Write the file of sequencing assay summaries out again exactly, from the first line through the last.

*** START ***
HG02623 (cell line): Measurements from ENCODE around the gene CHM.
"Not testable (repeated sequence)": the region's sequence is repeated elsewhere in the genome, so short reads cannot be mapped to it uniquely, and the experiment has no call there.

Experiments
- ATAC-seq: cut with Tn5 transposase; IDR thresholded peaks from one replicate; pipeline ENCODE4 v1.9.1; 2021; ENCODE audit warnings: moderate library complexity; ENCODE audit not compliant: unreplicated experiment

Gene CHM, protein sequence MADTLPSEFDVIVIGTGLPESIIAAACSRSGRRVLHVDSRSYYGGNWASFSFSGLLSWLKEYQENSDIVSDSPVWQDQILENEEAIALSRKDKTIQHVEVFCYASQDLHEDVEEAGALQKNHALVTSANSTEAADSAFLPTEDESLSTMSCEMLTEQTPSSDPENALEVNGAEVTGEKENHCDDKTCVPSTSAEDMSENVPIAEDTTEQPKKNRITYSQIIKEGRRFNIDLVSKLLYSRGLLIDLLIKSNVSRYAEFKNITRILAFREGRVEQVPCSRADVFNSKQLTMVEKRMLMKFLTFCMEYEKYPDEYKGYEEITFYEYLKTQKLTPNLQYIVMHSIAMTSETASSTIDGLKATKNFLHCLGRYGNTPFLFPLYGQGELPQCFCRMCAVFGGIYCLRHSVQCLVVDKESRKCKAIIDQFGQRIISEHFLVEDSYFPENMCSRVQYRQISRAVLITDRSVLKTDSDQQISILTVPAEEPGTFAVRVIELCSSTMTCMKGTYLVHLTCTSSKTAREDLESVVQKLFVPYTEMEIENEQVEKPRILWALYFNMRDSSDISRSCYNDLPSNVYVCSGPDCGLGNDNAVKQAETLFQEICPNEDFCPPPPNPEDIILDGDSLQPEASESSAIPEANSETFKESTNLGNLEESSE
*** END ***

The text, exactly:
HG02623 (cell line): Measurements from ENCODE around the gene CHM.
"Not testable (repeated sequence)": the region's sequence is repeated elsewhere in the genome, so short reads cannot be mapped to it uniquely, and the experiment has no call there.

Experiments
- ATAC-seq: cut with Tn5 transposase; IDR thresholded peaks from one replicate; pipeline ENCODE4 v1.9.1; 2021; ENCODE audit warnings: moderate library complexity; ENCODE audit not compliant: unreplicated experiment

Gene CHM, protein sequence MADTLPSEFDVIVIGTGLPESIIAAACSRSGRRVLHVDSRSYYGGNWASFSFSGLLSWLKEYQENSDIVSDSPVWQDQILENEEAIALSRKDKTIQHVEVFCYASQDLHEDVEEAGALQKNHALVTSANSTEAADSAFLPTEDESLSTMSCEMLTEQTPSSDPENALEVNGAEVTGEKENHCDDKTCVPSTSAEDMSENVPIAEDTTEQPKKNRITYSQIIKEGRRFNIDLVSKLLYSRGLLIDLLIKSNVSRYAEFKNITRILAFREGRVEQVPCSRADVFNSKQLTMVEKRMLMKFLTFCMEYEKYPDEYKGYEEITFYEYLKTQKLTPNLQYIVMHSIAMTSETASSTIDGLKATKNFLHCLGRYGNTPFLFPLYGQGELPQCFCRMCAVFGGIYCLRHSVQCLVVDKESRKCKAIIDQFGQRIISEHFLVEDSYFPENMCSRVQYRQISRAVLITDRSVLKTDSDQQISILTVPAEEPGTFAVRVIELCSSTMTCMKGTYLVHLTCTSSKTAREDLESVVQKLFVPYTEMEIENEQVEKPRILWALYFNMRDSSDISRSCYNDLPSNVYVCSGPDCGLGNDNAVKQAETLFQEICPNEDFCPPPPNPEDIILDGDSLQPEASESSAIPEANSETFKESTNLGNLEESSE